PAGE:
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Golf in Technicolor

At the entrance to Zion National Park in Utah, St. George serves up a spectacular background for memorable high-desert golf

By: Scott Smith

Appeared in April 2008 LINKS

St. George has managed the neat trick of being both obscure and obvious as a golf destination. In fact, locals and visitors alike tend to talk up the town by describing what it’s not: It’s not as expensive as Scottsdale, not as crowded as Las Vegas. It’s neither as hot as Palm Springs in summer nor as cold as wherever you’re fleeing from in winter. It’s not as far as Naples, not as buggy as Myrtle Beach, not as remote as Bend.

Nestled among sage-covered valleys, rumpled bluffs of red rock and jagged outcrops of black lava in the high desert of southern Utah, St. George was long known chiefly as the off-ramp to Zion National Park. Called “Yosemite in Technicolor” for its dramatic cliffs and canyons carved from multi-hued sandstone, Zion is the second step on what’s known as the Grand Staircase, an epic layering of sedimentary rock that begins at the bottom of the Grand Canyon to the south and marches up through geologic time to Bryce Canyon National Park to the north.

With mild winters, plenty of room for growth and enough water (for now) to nourish it, it’s no surprise St. George has been among the nation’s fastest-growing metropolitan areas for two decades. Visitors and residents come for the same reasons that drew Mormon leader Brigham Young, who made his winter home in the town that got its start in the 1860s as a cotton-growing mission, hence the area’s nickname, “Dixie.” Long a second-home destination for Salt Lake City residents, St. George is beginning to attract notice throughout the West.

So here’s what St. George, Utah, is for golfers: a small, quiet, friendly burg with plenty of scenic, challenging holes—fitting for a town named after the patron saint of England. It’s open-range golf, too: Many courses feature sweeping vistas of what’s inadequately called “Color Country.”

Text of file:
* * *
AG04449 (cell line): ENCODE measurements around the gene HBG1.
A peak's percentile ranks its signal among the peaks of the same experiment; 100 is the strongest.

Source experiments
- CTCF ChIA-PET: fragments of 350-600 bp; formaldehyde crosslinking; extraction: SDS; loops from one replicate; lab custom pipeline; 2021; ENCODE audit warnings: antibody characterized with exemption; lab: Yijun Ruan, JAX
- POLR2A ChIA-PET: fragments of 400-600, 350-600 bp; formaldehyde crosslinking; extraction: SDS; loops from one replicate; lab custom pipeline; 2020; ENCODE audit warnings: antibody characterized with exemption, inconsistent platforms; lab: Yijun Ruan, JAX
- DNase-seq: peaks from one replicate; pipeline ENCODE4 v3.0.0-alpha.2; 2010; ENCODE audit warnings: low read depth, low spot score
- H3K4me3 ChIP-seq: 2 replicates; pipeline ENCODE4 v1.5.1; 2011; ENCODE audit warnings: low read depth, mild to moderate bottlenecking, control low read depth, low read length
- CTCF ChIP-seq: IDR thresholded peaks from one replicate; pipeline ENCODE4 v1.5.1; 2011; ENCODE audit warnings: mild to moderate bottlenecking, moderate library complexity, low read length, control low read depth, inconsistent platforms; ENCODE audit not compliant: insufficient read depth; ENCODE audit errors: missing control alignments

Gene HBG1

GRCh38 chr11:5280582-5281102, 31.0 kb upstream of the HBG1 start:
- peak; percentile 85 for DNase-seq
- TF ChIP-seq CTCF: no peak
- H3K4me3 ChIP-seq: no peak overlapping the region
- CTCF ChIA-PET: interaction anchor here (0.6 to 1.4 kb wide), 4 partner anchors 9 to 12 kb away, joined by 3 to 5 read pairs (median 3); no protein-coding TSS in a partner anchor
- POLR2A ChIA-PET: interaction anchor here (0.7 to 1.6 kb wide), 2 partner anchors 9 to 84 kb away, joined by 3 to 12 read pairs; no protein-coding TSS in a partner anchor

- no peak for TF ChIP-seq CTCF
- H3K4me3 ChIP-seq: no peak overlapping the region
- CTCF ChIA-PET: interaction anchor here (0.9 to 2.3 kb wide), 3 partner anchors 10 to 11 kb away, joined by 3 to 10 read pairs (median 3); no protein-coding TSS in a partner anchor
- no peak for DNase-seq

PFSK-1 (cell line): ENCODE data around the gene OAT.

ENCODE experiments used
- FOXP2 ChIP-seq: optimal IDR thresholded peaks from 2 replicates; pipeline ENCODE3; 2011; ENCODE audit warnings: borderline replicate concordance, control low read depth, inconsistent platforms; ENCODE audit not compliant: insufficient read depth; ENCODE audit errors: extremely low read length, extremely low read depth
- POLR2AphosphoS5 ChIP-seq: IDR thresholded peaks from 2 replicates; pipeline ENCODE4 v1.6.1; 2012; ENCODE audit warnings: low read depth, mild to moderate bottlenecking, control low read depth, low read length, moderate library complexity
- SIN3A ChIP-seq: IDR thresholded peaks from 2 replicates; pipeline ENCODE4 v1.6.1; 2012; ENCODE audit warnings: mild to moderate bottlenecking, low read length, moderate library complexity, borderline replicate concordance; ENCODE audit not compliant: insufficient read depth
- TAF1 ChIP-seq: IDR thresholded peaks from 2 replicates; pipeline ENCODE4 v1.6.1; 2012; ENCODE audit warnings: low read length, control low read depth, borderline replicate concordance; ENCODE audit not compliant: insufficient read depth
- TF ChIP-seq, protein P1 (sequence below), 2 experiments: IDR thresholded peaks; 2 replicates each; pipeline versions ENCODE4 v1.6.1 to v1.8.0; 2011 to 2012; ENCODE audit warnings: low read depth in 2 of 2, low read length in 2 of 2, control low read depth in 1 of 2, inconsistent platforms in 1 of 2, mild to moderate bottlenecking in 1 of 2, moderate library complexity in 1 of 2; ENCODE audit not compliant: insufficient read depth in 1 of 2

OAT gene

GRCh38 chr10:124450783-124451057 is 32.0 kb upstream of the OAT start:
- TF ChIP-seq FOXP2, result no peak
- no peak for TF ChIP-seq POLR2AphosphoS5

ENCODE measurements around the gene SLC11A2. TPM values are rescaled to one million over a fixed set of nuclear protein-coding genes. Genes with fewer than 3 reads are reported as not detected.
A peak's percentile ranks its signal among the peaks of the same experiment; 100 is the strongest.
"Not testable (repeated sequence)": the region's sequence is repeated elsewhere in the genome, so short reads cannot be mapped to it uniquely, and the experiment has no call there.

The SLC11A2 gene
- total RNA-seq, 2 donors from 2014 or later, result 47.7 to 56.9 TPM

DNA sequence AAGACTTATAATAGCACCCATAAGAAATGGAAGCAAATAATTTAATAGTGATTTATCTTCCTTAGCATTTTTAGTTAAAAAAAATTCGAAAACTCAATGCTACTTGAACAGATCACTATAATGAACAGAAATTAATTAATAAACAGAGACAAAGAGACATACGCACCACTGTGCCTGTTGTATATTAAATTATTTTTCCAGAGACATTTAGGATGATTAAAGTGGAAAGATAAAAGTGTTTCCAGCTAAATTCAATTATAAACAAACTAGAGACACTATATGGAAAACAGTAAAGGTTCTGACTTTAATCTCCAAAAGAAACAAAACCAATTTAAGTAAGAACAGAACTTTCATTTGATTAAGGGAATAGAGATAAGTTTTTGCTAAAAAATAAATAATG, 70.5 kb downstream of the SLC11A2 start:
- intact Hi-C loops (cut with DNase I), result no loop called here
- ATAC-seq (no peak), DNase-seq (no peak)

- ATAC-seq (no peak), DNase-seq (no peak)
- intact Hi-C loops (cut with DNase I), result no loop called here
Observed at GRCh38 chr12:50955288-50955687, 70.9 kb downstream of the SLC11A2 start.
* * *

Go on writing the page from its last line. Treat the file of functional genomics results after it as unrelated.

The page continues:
Take Sky Mountain Golf Course, for starters. It’s the course closest to Zion, in proximity and viewscape, and serves nicely as a picturesque and player-friendly introduction. At 6,312 yards, the 1994 Jeff Hardin muni is hardly the area’s longest or toughest track. But yard for yard, it’s surely the most scenic. Located in Hurricane, 15 miles north of St. George, the course spreads across a furrowed bluff overlooking the Virgin
River, with views of red-rock outcrops crashing up against the slopes of Pine Valley Mountain beyond. You may find yourself taking more pictures than shots.

Sky Mountain has an ambitious, well-heeled new neighbor in Sand Hollow Resort, a master-planned community taking shape amid the sand dunes. In time will come homes, vacation villas, resort hotel, spa and water park. But first comes the golf, which arrives this spring in the form of an 18-hole Championship course and 9-hole Links, both by rising designer John Fought.

Taking into account the blustery winds that gave Hurricane its name, Fought has gone the minimalist route. The 7,316-yard Championship layout follows the lay of the land, with wide, rumpled fairways spreading across the sagebrush flats, and bentgrass greens surrounded by huge aprons. Fought worked straight out of the Royal Melbourne school of design until the 12th hole, where the course disappears down along the rim of a red-rock canyon.

It’s this chain of four cliffside perils, starting at the elevated tee on the 452-yard 12th, that golfers will remember. Hit to a ledge of a fairway perched between a red-rock cliff rising on the right and a sheer drop-off to the left. The 178-yard 15th plays over a chasm to a green tucked into the cliff.

Sand Hollow’s grand opening will be in the fall, but it is open on a preview basis for prospective real estate buyers.

St. George’s reigning golf resort is Entrada at Snow Canyon Country Club. Its 7,059-yard Johnny Miller design opened in 1996 and turned private two years ago; you can play the course, highlighted by the back nine’s Lava Triangle, a trio of difficult holes winding through black lava rocks, by staying in one of 40 luxurious casitas (ask for one that borders the 9th fairway). If you’re planning a trip with kids in tow, let it slip that the property was one of the settings for High School Musical 2.

Entrada is Spanish for “Entrance”—to Snow Canyon State Park. If you don’t have time to give Zion National Park the full day it warrants, drive thorough this pocket of a park on your way up to the Ledges of St. George, a 7,145-yard course by Matt Dye (nephew of Pete). A golf community in the making, the Ledges also sports the area’s only full-fledged golf school, a Jack Nicklaus Academy of Golf that has the best array of high-tech swing-analysis and fitting gear this side of Butch Harmon’s shop in Las Vegas.

The front nine of the Ledges is straightforward; the views—and the challenges—begin on the 10th green, which overlooks Snow Canyon. By the par-5 16th hole, Matt is fully channeling his uncle—a long carry off the tee, two-tiered fairway, tricky approach to a tiny green perched on a pedestal. When you eventually reach the putting surface, turn around and look back down the hole and to Snow Canyon beyond. Every stroke was worth the view—and that’s seems to be par for the course anywhere you tee it up in southern Utah. 

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